How businesses will communicate in 2021? - Technology Response
A former professor turned friend, and respected businessman Myron Kanning brought up this question during a trip down to Bloomington, IN in the Fall of 2016. Myron, or Moe, plans to lecture on this topic in one of his courses at the Indiana University Kelley School of business.
In our conversation, he stressed the trend of shorter communications and the need for businessmen/businesswomen to be able to communicate snippets, bullets, and phrases to get their point across.
I couldn’t agree more.
This trend has been greatly accelerated by our society's desire for brevity. We are overloaded by “always on” social media, news networks, etc. We are constantly in search of the next thing to grab our attention. If you want your message to be heard and understood it but be clear and SHORT.
- Tweets are a max of 140 characters - Engagement on tweets <100 characters increase by 17%.
- Facebook, a medium with no length restriction yet messages <40 characters experience 86% greater engagement
- YouTube videos average 14 minutes, however, the optimal placement of your call to action (CTA) is in the first 30 seconds.
Apply this to corporate communications… the ideal length of a paragraph is 40-55 words. Combine that with another study which indicates the optimal email has a max of . This means you have two paragraphs to get your point across before you could lose your audience.
Hey Moe, the optimal length of a lecture is 22 minutes… can you deliver this lecture within that limit?
I posed the question to Moe:
in your lecture do you have anything around the technology used to facilitate these messages?
I’ll leave the rest of the “form” of the message to Moe. Going forward, I will focus on the method of delivery, the technology.
Email isn’t dead but it’s on life support
Several establishments, blogs, etc. claim email is on its way out. I will agree… in part. The role of email is evolving. Becoming less and more formal at the same time.
Less formal: Emails have and will continue to become more conversational; less editorial. Less structure, less review, quick, to the point thus leading to the rise of technologies such as Slack.
More formal: Email will be used to deliver more official communications, continuing to stealing share from certified mail, courier services, fax, etc. For example, the 5 years in between accepting my first and second job offers this process evolved from being conducted via certified mail to exclusively via email.
If email is on the way out, what is on the way in? Communication technologies with structure, and purpose.
Email, as a technology, is not intrinsically bad… there’s great advantage for those organizations willing to end the reign of the unstructured workflow and replace it with something designed from scratch with the specific goal of maximizing value production and employee satisfaction. - Cal Newport, HBR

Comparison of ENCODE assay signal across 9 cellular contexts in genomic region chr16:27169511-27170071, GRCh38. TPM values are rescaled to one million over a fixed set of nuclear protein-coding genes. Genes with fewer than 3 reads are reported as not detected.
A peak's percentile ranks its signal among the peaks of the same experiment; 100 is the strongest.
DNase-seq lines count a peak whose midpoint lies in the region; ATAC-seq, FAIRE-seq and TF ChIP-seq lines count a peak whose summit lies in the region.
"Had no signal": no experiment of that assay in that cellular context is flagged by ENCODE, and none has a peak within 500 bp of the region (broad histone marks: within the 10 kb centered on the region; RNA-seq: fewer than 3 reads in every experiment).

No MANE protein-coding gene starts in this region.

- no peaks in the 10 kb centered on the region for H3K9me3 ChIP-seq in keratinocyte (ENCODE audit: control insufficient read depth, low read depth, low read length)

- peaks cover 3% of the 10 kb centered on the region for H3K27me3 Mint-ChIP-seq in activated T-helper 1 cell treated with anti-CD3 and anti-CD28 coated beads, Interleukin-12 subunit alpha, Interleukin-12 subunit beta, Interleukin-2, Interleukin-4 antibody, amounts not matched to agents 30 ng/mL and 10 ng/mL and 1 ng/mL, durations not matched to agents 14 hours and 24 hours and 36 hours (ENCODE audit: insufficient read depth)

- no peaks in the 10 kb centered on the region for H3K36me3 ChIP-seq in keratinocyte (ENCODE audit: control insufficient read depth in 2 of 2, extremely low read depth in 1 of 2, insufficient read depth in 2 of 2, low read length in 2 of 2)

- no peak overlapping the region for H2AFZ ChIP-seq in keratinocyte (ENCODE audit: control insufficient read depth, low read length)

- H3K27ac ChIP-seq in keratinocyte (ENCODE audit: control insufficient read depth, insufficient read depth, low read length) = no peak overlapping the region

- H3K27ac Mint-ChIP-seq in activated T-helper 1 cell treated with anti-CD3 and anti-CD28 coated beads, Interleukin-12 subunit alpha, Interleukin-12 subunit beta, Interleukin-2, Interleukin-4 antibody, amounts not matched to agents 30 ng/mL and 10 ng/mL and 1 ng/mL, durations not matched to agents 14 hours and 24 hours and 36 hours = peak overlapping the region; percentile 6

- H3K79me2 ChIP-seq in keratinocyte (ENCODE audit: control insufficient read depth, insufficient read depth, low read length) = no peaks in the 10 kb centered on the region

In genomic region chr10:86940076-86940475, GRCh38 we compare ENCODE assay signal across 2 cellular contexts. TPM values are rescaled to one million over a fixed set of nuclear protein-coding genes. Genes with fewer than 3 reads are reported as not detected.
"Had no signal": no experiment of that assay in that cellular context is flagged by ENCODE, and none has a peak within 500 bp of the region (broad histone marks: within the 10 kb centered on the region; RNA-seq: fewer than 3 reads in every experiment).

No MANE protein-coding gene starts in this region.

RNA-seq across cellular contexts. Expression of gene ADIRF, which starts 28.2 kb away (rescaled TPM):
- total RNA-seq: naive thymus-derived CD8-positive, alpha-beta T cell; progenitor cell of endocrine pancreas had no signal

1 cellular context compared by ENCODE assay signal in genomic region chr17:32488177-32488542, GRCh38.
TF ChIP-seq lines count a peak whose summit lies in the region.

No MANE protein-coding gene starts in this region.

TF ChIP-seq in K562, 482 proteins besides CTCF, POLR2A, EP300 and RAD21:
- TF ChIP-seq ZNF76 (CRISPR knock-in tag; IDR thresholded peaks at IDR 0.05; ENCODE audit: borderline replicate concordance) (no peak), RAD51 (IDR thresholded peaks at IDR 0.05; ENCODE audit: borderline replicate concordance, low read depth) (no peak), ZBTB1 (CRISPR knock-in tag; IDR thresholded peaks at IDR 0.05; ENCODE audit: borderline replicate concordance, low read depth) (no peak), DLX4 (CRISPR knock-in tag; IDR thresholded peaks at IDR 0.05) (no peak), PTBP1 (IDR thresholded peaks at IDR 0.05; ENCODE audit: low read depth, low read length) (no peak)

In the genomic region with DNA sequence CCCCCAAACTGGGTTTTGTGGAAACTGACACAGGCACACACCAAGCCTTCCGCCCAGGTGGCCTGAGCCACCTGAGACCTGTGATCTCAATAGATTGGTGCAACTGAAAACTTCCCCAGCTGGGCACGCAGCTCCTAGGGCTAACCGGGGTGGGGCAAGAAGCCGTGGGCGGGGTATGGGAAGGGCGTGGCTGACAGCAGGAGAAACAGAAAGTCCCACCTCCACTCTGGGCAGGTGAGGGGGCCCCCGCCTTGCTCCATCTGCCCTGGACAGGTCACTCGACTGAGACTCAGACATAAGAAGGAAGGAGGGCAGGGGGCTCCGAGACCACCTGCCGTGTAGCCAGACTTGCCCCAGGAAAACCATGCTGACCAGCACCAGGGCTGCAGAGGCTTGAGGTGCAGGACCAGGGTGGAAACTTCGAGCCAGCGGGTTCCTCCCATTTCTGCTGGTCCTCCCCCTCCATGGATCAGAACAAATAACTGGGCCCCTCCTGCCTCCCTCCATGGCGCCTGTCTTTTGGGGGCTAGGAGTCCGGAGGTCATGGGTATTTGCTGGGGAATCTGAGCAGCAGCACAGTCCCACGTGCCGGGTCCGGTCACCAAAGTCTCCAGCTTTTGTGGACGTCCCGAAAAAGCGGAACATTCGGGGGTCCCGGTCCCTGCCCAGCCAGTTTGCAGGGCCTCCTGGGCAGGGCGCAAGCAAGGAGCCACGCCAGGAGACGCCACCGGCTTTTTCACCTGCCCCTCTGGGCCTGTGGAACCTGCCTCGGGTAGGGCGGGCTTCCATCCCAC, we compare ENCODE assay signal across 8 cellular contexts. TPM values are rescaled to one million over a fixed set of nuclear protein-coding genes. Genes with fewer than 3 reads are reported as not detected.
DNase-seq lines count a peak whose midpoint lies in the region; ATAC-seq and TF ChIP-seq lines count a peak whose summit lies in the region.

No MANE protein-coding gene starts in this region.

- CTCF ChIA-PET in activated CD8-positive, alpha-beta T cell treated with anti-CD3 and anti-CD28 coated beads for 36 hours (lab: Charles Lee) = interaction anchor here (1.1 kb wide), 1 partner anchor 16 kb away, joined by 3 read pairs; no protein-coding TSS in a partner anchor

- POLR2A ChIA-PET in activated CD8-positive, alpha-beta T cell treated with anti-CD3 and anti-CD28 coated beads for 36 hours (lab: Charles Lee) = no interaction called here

Part of the downfall of email is the lack of structure. One way this can be solved is in the “form” (Moe- tag you’re it!) the other way is changing the technology used to facilitate these conversations.
Basecamp, Slack, Workfront are some of the many tools which can institute structure and control into your communications. Emphasis on "can", because if the form is not controlled or the technologies are not adopted, you are better of without them...
Slack, (think instant messenger on seriods) makes communication quick and searchable and if adopted appropriately can revolutionize how sh*t gets done!
Workfront structures work/projects into chronological tasks assigns them to and notifying responsible parties at appropriate intervals.
These tools are the craze of the day (or yesterday, in the case of basecamp). As Kevin Kelly, would say in his book, Inevitable, it's not inevitable that we send <INSERT TECHNOLOGY> messages all day but the need for collaboration to need complete projects/tasks is inevitable.
The low marginal cost of sending a message is a constant. So is the high cost of interruptions...
To eliminate the ability for knowledge workers to perform deep work is like putting assembly line workers in thick gloves that hamper their ability to manipulate their tools — it’s an absurd self-imposed handicap.- Cal Newport, HBR
These tools do not solve the human problem of seeking out our next distraction but they do provide much-needed structure to our otherwise structureless "streams of consciousness" email inboxes.
Letting technology institute structure in combination with the adoption some will power/human control (i.e.: turning off these communication tools when needed) will allow our productivity can soar!
In conclusion, when shaping the form and method of how businesses will communicate in 2021 we need to focus on strategic vision of the organization, why we are communicating? what are we trying to do?. If we shape these communication styles to GSD (get stuff done), the sky's the limit.